Author Natalie Rodriguez recounts her writing journey, moments at the movies that touched her and shaped her artistic sense and inspired her to be a writer.
BY NATALIE RODRIGUEZ, AUTHORS.me user
VARIOUS. DIAMOND BAR, CA:
My childhood movies were an interesting choice, ranging anywhere from Disney and Nickelodeon, until one school night…I saw Ghostface on television as soon as I walked into the family room. It was spooky, not seeing or hearing from my mom after I had called out for her. I just wanted to ask if I could change the channel, but I did not. My mom was not too happy when she had finally stepped back inside from the garage and saw me watching the infamous Drew Barrymore opening sequence. I told her that it was already on. She forgot to turn off the station. But with my calm demeanor, not flinching or crying like most children my age, mom kept the film on. That was the first time we had watched Scream together.
LOCAL AMC THEATER. DIAMOND BAR, CA. NIGHT:
But on December 24th, 2003, it mom’s word over mine for movie night. There was an early Christmas showing of the family film remake, Cheaper By the Dozen, starring Steve Martin, Bonnie Hunt and their rascal bunch of twelve kids. I was familiar with the cast, especially the actors who played their children. It had only been a few years since Steve Martin starred as George Banks in the Father of the Bride reboots, not to mention Hilary Duff as Lizzie McGuire and Tom Welling as Superman. I was a strange kid and preferred the latest slasher or the one where Mark Wahlberg played the guitar (I saw Rockstar a few years later), instead of a family one. But as soon as I walked out of that two-hour screening of two parents trying to manage their twelve children, I was consumed by the bug and my life had honestly changed from there on.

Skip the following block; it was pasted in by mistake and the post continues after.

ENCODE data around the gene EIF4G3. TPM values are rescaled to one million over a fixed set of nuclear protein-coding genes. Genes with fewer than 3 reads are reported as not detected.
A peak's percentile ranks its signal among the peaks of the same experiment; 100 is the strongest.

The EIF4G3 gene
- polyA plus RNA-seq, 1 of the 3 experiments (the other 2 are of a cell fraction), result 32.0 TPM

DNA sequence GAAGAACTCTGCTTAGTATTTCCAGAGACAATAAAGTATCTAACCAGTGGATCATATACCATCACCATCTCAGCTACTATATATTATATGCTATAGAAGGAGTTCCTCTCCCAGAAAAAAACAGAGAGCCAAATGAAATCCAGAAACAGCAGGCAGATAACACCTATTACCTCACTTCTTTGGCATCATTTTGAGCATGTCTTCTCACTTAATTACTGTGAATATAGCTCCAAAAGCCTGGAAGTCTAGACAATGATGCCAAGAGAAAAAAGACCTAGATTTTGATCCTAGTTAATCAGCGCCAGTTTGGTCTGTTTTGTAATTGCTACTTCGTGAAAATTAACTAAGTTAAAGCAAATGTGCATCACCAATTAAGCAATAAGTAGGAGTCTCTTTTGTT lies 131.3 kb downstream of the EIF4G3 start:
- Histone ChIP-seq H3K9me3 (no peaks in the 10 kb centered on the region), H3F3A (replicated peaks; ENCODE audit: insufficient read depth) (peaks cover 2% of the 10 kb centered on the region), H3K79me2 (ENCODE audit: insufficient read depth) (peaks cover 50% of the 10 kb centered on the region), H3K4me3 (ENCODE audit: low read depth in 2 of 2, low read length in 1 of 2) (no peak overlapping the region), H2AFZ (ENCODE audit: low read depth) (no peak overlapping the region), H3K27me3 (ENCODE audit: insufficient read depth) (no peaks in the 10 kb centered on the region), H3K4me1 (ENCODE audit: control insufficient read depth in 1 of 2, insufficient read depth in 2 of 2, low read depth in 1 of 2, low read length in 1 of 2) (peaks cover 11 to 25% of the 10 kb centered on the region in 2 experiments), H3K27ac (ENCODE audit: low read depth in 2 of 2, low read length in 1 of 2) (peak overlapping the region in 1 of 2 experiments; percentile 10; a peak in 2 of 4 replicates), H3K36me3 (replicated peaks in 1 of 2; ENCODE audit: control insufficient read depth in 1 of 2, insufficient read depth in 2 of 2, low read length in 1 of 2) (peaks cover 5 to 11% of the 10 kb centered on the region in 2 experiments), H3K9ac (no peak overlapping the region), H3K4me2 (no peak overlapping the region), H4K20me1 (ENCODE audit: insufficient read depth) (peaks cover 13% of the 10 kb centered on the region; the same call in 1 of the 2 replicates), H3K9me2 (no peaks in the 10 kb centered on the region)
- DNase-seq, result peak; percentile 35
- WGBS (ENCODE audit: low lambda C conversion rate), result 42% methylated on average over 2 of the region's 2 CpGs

VARIOUS LOCATIONS. SOUTHERN, CA:
For the following week, my mind kept wandering back to Cheaper By the Dozen, from the acting, dialogue and, overall, story It was a bit jarring, constantly playing the film out day and night in my head, wondering why certain character did this and that and not something else. It was a series of, “What ifs” and “What is the film had gone a different route?”
It was my first epiphany that I acted upon because only months before I had an end of the year project, in order to graduate the fifth grade: write a book and make it look like one. I dreaded the assignment too, annoyed on the amount of time that went into it. Until I started writing, then it just clicked and at the time, I was always drawing and coloring something. So making the title page and adding pictures into the short story was not something I was used to for a homework assignment.
Only, I thought writing was something that would never come back into my life, until that following week after seeing Cheaper By the Dozen.
HOME. DIAMOND BAR, CA. THAT NIGHT: